27My sheep listen to my voice; I know them, and they follow me. 28I give them eternal life, and they shall never perish; no one will snatch them out of my hand. 29My Father, who has given them to me, is greater than all; no one can snatch them out of my Father’s hand. 30I and the Father are one.” (John 10:27-30)
We don’t rejoice in spite of our circumstances, or even through gritted teeth, rather that we rejoice in all the goodness that is found in God. This can seem impossible as we face hardship. But there’s an invitation from Paul to “fix your thoughts on Jesus” (Hebrews 3:1) and “fix your eyes on Jesus” (12:2). God is good. God is kind. God is loving, merciful, and full of forgiveness. God faithfulness never fails.
Second, hold on to the nearness of God (Philippians 4:5). At the heart of the gospel is the news that God in Jesus is near. We do not serve or worship a distant, disinterested, aloof deity; instead, we worship someone who became one of us. Whatever we go through, Jesus reminds us that God is near. God is as close to us as our next breath.
Third, hold on to thankfulness with prayer (Philippians 4:6). When we are facing hardship, we are encouraged to pray. We are invited to take everything to God in prayer. Everything. As we pray, we surrender our worries and believe that we matter to God. Finally, we give thanks to God for God’s goodness, and God’s presence.
The peace that will guard our hearts and mind is a gift from God. It’s not a magical incantation that suddenly makes all things right. It’s a peace that pushes the limits of our imaginations. It’s a peace that allows us endure what worries us. It’s a reassurance that allows us to hear God saying to us: I love you. There is real strength, or what Pastor Sam called, spiritual grit, in knowing that we are loved. And that we are loved by God.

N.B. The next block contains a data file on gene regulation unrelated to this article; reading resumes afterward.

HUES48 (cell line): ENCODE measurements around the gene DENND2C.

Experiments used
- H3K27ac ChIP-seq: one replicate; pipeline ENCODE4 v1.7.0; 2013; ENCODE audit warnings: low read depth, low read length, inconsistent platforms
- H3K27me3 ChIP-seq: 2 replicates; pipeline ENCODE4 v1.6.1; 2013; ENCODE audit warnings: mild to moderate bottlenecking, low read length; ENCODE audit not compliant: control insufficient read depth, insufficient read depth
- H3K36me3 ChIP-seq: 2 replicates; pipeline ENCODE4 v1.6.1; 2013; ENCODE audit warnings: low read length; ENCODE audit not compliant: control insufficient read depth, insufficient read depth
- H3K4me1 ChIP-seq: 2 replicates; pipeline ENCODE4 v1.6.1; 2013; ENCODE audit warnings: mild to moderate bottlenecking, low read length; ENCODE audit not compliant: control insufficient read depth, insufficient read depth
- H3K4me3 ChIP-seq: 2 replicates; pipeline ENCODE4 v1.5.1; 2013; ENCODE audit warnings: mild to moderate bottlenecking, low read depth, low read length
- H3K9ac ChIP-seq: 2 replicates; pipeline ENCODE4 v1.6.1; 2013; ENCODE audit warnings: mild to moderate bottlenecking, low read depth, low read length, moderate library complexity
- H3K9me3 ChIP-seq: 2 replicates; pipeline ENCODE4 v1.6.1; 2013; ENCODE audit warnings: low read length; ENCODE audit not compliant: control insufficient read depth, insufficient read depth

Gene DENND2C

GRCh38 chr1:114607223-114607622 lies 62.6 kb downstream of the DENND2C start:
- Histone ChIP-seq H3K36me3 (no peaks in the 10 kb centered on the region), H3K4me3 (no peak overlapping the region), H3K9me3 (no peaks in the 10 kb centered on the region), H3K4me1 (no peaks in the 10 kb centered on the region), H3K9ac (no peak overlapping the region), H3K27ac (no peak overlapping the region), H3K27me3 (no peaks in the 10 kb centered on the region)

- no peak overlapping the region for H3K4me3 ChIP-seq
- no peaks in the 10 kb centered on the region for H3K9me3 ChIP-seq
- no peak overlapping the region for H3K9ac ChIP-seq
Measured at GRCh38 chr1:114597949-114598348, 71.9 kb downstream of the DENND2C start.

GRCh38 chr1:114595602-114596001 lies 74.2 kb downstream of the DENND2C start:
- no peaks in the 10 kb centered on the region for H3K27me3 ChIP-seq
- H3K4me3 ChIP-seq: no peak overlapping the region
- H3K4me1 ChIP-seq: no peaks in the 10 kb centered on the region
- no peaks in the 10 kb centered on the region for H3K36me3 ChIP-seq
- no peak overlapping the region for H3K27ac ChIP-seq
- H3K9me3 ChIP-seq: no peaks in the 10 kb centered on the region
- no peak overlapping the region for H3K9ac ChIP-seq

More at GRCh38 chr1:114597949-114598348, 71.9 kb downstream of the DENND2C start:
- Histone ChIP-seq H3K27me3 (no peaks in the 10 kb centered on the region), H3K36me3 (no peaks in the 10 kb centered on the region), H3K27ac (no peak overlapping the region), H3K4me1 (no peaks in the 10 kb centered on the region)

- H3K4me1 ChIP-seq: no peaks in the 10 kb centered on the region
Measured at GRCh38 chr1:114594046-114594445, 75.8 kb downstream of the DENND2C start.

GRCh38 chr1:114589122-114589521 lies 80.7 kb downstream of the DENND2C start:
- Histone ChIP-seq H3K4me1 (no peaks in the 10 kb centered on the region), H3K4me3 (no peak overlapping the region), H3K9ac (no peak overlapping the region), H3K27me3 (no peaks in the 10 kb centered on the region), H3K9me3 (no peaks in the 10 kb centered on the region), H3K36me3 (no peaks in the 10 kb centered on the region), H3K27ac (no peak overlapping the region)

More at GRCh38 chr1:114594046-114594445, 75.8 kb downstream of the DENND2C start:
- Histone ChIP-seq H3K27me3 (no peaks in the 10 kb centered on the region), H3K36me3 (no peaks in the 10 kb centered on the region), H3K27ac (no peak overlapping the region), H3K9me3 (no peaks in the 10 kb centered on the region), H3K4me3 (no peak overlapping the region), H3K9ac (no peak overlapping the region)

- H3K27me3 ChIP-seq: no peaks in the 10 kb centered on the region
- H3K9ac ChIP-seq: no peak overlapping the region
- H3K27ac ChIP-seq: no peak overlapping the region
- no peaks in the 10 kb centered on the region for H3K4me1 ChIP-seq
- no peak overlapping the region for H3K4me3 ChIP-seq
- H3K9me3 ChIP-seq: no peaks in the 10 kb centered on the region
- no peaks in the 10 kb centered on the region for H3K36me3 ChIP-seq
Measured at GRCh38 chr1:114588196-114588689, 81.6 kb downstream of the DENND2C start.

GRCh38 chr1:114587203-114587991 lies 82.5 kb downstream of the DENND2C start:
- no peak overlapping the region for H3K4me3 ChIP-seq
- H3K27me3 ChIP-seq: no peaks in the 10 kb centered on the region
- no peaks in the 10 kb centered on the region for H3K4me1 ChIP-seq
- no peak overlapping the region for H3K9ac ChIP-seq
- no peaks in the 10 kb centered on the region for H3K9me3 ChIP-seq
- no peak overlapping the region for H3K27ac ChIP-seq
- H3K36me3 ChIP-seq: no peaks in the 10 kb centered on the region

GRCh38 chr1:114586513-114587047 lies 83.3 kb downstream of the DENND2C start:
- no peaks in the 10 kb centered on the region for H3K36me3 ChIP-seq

Here’s something to try this week.
When you are feeling anxious try this:
There are over 90 passages in scripture that say “do not fear” or “fear not” or some other combination. If you were to explore these passages you would discover that they say something like, “do not be afraid because” and then God makes some promise or reveals a truth.
Because I am with you. Because I have called you. Because I know you. Because I love you. It’s conditional, God says, do not fear because.
Do not fear, for I myself will help you… Isaiah 41:14
But the Lord said to him, “Peace! Do not be afraid. You are not going to die.” Judges 6:23
“Do not be afraid, Daughter Zion; see, your king is coming, seated on a donkey’s colt.” John 12:15
“Do not be afraid, for I am with you” Isaiah 43:5
“Do not be afraid, little flock, for your Father has been pleased to give you the kingdom. Luke 12:32
“Do not be afraid, Abram. I am your shield, your very great reward.” Genesis 15:1
And my Spirit remains among you. Do not fear. Haggai 2:5
What if you practiced reframing when you are afraid of….
I am afraid that I will be rejected.
And then you rewrote the fear in light of God’s invitation to surrender your fears.
I will not fear because God accepts me, delights in me, dances over me?
Then say that a couple of times:
I will not fear because God accepts me.
Picture God saying those words just to you.
Finally, ask yourself what’s in the way of you truly believing what God is saying to you – if you find a barrier, confess that to God, and say your “because” statement again.